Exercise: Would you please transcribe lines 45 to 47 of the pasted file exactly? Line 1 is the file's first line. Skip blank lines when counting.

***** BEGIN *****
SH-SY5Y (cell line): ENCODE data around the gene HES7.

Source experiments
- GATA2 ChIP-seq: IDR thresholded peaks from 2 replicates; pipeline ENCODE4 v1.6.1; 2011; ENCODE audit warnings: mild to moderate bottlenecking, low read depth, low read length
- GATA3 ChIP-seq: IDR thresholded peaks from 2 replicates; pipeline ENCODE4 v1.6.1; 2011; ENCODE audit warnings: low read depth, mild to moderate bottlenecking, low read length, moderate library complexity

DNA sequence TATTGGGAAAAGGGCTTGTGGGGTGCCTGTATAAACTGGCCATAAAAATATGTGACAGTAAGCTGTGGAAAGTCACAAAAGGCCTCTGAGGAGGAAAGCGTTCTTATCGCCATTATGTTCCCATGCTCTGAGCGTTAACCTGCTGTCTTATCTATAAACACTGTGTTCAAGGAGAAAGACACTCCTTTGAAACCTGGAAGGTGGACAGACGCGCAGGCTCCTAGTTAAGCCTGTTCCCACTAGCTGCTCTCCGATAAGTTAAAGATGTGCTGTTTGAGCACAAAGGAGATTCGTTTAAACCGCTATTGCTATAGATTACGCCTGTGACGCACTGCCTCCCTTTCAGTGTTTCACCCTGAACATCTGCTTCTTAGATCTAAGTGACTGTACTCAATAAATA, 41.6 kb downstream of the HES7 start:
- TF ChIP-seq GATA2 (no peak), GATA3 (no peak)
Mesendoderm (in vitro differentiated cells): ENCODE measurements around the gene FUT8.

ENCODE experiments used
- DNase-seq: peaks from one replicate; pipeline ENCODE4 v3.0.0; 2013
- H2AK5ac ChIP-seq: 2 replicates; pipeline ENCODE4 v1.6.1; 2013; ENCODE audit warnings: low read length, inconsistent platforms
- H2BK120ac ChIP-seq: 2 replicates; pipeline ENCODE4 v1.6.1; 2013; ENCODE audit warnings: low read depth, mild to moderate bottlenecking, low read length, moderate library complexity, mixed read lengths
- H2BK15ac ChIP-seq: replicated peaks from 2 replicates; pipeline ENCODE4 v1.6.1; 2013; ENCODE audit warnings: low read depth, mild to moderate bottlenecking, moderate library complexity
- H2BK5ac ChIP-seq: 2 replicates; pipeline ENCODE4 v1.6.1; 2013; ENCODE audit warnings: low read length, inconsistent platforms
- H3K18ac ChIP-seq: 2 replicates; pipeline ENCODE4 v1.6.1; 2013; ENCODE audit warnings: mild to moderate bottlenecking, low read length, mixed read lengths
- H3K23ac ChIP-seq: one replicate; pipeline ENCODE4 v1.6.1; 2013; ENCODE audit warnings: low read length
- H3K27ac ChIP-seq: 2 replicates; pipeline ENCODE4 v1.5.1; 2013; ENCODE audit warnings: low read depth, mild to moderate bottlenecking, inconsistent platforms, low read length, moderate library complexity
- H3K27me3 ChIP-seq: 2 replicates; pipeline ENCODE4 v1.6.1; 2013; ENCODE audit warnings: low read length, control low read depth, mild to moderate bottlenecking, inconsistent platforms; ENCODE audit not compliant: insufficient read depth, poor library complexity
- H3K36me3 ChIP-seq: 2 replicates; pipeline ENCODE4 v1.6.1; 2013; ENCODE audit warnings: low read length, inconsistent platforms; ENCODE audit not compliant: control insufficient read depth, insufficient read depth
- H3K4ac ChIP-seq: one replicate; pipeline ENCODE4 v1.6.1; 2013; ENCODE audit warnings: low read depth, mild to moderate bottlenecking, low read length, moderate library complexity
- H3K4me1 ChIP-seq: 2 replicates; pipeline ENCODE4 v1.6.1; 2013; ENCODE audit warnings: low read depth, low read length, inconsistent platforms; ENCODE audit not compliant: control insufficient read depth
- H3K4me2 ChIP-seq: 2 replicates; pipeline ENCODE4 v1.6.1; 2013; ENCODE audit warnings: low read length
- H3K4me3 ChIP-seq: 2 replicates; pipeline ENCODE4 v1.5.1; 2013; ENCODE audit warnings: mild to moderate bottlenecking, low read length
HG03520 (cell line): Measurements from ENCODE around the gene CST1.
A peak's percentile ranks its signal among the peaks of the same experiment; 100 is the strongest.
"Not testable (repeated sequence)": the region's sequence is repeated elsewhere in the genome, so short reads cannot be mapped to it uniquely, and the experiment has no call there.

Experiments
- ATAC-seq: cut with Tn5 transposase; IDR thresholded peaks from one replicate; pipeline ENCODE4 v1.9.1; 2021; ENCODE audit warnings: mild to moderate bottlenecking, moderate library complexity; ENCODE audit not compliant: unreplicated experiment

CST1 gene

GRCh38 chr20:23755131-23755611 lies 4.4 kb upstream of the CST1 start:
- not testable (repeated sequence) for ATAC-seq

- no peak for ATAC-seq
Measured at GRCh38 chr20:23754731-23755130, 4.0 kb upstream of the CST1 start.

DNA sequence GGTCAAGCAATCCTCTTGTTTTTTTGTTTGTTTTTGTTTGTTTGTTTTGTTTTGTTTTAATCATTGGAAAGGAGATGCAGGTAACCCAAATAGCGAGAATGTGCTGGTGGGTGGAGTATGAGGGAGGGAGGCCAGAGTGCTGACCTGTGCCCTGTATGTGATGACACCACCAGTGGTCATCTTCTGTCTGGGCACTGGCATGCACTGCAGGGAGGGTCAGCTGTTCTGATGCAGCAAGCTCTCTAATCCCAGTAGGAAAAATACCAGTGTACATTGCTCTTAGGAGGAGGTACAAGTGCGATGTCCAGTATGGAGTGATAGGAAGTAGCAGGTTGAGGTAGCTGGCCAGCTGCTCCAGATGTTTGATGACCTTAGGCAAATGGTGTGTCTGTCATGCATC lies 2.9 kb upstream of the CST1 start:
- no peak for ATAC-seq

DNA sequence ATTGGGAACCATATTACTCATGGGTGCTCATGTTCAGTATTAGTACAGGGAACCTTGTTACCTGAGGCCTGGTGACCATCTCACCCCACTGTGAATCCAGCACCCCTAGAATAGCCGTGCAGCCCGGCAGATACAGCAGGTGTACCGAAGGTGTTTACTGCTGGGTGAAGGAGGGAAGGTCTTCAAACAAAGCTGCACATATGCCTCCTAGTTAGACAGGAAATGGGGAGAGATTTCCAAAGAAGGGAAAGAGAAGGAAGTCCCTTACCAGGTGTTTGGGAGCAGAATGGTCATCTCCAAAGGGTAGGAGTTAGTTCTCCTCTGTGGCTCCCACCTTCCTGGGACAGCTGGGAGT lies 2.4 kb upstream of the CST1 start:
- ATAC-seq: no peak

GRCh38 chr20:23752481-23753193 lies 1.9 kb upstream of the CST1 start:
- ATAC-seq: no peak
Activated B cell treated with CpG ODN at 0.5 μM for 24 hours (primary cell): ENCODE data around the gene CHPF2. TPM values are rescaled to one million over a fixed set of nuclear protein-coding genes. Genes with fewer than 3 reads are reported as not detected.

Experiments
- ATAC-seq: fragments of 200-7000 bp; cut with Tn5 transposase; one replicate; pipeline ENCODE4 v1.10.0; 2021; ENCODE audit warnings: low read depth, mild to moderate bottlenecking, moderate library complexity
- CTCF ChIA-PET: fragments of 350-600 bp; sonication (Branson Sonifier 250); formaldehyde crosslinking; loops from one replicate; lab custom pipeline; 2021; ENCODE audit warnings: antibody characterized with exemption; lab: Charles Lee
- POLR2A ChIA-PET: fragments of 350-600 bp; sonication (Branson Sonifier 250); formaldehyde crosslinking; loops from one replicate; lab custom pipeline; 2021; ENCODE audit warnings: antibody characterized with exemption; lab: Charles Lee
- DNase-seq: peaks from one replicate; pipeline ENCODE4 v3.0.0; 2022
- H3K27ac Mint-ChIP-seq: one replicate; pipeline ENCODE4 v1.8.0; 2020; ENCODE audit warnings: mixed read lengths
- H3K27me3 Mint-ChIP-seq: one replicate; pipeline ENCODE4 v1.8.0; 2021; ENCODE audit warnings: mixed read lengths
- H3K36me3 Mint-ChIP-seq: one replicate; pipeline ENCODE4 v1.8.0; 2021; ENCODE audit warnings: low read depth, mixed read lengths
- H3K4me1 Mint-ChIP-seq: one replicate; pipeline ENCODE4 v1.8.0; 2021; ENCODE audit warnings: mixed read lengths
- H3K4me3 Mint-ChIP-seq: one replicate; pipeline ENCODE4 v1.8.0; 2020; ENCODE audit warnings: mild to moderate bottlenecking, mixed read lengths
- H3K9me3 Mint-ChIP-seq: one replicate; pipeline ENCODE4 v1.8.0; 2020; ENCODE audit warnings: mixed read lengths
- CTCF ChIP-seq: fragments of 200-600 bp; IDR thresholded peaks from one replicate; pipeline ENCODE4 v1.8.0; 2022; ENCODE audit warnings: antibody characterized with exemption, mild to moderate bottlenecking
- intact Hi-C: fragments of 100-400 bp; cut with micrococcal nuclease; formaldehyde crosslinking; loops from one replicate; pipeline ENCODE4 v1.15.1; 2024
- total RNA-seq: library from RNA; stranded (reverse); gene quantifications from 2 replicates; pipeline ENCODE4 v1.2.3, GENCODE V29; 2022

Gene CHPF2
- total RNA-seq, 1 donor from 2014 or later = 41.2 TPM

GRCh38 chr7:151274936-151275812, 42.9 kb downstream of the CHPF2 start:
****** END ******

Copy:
- H3K27ac Mint-ChIP-seq: one replicate; pipeline ENCODE4 v1.8.0; 2020; ENCODE audit warnings: mixed read lengths
- H3K27me3 Mint-ChIP-seq: one replicate; pipeline ENCODE4 v1.8.0; 2021; ENCODE audit warnings: mixed read lengths
- H3K36me3 Mint-ChIP-seq: one replicate; pipeline ENCODE4 v1.8.0; 2021; ENCODE audit warnings: low read depth, mixed read lengths